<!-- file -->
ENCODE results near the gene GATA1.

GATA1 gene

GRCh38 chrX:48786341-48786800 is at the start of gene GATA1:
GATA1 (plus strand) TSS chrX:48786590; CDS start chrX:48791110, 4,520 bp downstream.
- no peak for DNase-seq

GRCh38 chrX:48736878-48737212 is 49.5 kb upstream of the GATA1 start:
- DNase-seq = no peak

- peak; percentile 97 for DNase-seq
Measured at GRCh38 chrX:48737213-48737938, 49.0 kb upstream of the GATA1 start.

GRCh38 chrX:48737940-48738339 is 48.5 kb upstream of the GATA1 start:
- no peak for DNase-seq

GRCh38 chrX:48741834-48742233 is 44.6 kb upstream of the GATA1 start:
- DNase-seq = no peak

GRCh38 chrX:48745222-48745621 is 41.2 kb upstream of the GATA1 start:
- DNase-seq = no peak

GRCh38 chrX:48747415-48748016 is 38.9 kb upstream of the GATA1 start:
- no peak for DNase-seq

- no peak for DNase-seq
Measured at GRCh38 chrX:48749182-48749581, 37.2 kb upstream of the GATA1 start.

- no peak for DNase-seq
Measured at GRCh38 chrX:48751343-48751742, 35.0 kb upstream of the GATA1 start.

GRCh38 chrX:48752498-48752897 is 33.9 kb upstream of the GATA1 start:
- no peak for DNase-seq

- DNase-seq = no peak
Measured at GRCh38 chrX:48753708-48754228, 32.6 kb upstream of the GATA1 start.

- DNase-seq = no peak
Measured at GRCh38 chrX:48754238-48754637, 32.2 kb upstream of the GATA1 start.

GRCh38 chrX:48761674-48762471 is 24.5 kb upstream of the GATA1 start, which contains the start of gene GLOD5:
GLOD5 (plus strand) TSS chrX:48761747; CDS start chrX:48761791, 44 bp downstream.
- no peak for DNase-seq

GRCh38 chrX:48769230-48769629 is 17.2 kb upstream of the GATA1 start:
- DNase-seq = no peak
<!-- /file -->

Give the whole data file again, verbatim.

ENCODE results near the gene GATA1.

GATA1 gene

GRCh38 chrX:48786341-48786800 is at the start of gene GATA1:
GATA1 (plus strand) TSS chrX:48786590; CDS start chrX:48791110, 4,520 bp downstream.
- no peak for DNase-seq

GRCh38 chrX:48736878-48737212 is 49.5 kb upstream of the GATA1 start:
- DNase-seq = no peak

- peak; percentile 97 for DNase-seq
Measured at GRCh38 chrX:48737213-48737938, 49.0 kb upstream of the GATA1 start.

GRCh38 chrX:48737940-48738339 is 48.5 kb upstream of the GATA1 start:
- no peak for DNase-seq

GRCh38 chrX:48741834-48742233 is 44.6 kb upstream of the GATA1 start:
- DNase-seq = no peak

GRCh38 chrX:48745222-48745621 is 41.2 kb upstream of the GATA1 start:
- DNase-seq = no peak

GRCh38 chrX:48747415-48748016 is 38.9 kb upstream of the GATA1 start:
- no peak for DNase-seq

- no peak for DNase-seq
Measured at GRCh38 chrX:48749182-48749581, 37.2 kb upstream of the GATA1 start.

- no peak for DNase-seq
Measured at GRCh38 chrX:48751343-48751742, 35.0 kb upstream of the GATA1 start.

GRCh38 chrX:48752498-48752897 is 33.9 kb upstream of the GATA1 start:
- no peak for DNase-seq

- DNase-seq = no peak
Measured at GRCh38 chrX:48753708-48754228, 32.6 kb upstream of the GATA1 start.

- DNase-seq = no peak
Measured at GRCh38 chrX:48754238-48754637, 32.2 kb upstream of the GATA1 start.

GRCh38 chrX:48761674-48762471 is 24.5 kb upstream of the GATA1 start, which contains the start of gene GLOD5:
GLOD5 (plus strand) TSS chrX:48761747; CDS start chrX:48761791, 44 bp downstream.
- no peak for DNase-seq

GRCh38 chrX:48769230-48769629 is 17.2 kb upstream of the GATA1 start:
- DNase-seq = no peak